Because of technological advances — among them, the greatly improved quality of online delivery platforms, the ability to personalize material and the capacity to analyze huge numbers of student experiences to see which approach works best — MOOCs are likely to be a game-changer, opening higher education to hundreds of millions of people.
To date, most MOOCs have covered computer science, math and engineering, but Coursera is expanding into areas like medicine, poetry and history. MOOCs were largely unknown until a wave of publicity last year about Stanford University’s free online artificial intelligence course attracted 160,000 students from 190 countries. Only a small percentage of the students completed the course, but even so, the numbers were staggering.
“The fact that so many people are so curious about these courses shows the yearning for education,” said Molly Corbett Broad, president of the American Council on Education. “There are going to be lots of bumps in the road, but this is a very important experiment at a very substantial scale.”
So far, MOOCs have offered no credit, just a “statement of accomplishment” and a grade. But the University of Washington said it planned to offer credit for its Coursera offerings this fall, and other online ventures are also moving in that direction. David P. Szatmary, the university’s vice provost, said that to earn credit, students would probably have to pay a fee, do extra assignments and work with an instructor.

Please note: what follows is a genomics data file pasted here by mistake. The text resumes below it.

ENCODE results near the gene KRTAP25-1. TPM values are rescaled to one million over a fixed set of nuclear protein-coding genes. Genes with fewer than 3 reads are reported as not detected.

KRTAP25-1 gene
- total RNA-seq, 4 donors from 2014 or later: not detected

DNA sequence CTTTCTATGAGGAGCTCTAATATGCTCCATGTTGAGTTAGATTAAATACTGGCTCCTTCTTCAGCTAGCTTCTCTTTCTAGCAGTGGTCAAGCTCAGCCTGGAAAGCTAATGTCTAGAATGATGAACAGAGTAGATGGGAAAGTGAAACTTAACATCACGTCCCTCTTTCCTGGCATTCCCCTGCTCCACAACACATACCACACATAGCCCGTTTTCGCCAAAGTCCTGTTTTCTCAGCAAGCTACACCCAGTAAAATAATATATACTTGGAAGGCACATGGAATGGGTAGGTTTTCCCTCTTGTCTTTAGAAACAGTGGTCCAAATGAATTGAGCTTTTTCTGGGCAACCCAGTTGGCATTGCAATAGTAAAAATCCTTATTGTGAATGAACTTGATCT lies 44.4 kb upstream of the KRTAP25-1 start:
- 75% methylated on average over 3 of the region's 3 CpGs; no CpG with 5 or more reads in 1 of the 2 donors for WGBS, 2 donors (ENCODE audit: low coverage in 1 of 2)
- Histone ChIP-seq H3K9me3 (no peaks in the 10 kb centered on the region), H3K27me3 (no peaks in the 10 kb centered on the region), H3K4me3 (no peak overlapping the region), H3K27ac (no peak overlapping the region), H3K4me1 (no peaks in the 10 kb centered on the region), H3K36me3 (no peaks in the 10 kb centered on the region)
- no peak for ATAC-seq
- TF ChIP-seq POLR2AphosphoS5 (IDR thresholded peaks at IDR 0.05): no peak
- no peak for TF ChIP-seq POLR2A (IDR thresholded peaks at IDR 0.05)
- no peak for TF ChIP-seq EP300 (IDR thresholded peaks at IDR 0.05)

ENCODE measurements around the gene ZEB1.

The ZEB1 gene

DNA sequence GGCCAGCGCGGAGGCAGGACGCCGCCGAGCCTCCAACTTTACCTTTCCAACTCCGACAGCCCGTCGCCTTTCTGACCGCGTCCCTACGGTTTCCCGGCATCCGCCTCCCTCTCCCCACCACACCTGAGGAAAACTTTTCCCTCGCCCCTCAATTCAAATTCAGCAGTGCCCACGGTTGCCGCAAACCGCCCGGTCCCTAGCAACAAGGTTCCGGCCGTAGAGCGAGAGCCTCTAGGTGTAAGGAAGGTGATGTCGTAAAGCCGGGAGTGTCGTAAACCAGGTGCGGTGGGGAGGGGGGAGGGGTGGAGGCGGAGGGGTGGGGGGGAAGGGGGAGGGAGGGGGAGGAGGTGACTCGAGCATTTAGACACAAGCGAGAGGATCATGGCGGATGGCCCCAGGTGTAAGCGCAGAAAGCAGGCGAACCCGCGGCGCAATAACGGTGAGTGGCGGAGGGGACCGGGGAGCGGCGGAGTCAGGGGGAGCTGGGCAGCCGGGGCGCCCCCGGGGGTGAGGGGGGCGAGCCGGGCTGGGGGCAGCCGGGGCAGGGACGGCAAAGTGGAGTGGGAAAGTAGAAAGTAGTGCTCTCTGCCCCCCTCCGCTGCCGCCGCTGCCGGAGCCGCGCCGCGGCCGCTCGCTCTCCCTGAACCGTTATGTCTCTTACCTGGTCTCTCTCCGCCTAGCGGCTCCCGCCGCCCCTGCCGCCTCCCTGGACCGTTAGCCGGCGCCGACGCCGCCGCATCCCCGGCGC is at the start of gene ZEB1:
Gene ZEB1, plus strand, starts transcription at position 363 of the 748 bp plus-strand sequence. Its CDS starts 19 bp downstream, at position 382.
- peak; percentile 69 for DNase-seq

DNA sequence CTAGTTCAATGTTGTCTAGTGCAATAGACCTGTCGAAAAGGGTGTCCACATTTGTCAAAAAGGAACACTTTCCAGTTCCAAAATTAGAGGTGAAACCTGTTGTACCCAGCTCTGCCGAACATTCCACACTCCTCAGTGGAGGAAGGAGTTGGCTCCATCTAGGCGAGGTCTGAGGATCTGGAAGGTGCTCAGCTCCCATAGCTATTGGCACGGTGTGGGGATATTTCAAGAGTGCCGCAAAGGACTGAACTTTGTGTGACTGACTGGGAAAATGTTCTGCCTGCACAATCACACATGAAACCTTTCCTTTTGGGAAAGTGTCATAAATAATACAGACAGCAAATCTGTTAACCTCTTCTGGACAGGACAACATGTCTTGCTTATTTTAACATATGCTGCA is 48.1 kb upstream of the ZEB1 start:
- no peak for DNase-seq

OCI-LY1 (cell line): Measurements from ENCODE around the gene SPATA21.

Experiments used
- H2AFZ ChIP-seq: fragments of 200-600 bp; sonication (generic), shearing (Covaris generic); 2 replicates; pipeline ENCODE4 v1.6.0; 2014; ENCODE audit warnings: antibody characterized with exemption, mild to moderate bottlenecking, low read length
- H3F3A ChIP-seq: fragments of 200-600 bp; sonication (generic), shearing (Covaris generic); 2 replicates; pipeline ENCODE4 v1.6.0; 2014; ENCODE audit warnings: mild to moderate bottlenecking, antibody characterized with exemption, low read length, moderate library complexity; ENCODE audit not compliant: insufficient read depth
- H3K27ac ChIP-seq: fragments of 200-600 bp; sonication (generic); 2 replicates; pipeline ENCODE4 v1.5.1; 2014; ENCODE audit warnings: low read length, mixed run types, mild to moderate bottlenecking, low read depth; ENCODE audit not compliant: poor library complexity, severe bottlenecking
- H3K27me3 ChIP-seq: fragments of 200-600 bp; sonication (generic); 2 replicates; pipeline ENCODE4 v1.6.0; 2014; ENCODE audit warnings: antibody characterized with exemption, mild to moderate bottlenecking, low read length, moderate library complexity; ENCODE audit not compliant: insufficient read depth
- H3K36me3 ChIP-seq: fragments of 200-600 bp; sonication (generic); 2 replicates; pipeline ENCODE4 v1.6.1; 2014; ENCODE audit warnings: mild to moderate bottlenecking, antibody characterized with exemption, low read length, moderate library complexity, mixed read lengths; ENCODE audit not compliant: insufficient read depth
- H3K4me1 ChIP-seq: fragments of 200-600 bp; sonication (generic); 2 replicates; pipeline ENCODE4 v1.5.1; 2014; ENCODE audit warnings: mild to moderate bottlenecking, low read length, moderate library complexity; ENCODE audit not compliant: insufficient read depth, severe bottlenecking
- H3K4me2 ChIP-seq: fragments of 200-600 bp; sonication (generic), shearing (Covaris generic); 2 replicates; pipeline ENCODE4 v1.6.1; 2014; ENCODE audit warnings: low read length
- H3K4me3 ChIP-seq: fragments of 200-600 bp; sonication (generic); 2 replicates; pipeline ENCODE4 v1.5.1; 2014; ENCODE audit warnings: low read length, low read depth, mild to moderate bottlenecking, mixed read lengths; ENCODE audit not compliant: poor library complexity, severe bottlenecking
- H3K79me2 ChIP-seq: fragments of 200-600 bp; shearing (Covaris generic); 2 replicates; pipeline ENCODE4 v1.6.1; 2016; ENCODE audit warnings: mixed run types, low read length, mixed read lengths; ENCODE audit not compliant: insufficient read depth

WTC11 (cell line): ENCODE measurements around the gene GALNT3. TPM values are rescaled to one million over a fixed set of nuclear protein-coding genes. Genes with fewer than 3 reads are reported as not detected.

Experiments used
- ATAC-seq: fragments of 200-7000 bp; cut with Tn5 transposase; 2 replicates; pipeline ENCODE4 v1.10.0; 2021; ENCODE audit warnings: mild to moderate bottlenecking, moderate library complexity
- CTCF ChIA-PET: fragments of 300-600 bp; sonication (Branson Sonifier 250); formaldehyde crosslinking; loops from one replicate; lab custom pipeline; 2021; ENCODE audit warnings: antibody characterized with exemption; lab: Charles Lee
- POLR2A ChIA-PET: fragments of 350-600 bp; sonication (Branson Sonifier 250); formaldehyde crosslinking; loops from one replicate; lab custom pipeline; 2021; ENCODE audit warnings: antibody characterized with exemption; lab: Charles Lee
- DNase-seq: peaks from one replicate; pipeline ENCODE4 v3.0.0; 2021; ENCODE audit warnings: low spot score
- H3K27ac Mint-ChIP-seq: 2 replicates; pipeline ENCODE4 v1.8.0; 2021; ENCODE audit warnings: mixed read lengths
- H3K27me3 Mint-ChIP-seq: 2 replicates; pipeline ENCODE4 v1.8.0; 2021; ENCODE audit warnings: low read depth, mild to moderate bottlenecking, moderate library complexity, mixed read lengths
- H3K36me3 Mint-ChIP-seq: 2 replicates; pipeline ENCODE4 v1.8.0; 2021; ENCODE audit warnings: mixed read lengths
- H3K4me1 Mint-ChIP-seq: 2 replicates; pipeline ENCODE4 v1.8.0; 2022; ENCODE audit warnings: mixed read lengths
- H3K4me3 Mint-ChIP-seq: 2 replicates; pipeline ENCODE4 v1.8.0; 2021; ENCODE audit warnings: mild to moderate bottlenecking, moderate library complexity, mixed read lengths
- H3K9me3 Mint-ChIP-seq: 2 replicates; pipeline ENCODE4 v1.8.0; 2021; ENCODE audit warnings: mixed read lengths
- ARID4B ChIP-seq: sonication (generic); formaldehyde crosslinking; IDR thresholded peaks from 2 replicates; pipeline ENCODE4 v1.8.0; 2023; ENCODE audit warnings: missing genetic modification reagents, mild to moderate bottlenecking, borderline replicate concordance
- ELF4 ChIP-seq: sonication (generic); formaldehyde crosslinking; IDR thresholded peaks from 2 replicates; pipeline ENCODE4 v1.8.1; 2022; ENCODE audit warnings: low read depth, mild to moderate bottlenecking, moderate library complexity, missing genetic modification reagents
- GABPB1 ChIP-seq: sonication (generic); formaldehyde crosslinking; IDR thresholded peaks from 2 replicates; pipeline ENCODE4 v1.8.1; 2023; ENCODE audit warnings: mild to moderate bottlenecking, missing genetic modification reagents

Experts say it is too soon to predict how MOOCs will play out, or which venture will emerge as the leader. Coursera, with about $22 million in financing, including $3.7 million in equity investment from Caltech and Penn, may currently have the edge. But no one is counting out edX, a joint venture of Harvard and the Massachusetts Institute of Technology, or Udacity, the company founded by Sebastian Thrun of Stanford, who taught the artificial intelligence course last year.
Each company offers online materials broken into manageable chunks, with short video segments, interactive quizzes and other activities — as well as online forums where students answer one another’s questions.
But even Mr. Thrun, a master of MOOCs, cautioned that for all their promise, the courses are still experimental. “I think we are rushing this a little bit,” he said. “I haven’t seen a single study showing that online learning is as good as other learning.”
Worldwide access is Coursera’s goal. “EPF Lausanne, which offers courses in French, opens up access for students in half of Africa,” Ms. Koller said. Each university designs and produces its own courses and decides whether to offer credit.
Coursera does not pay the universities, and the universities do not pay Coursera, but both incur substantial costs. Contracts provide that if a revenue stream emerges, the company and the universities will share it.
Although MOOCs will have to be self-sustaining some day — whether by charging students for credentials or premium services or by charging corporate recruiters for access to the best students — Ms. Koller and university officials said that was not a pressing concern.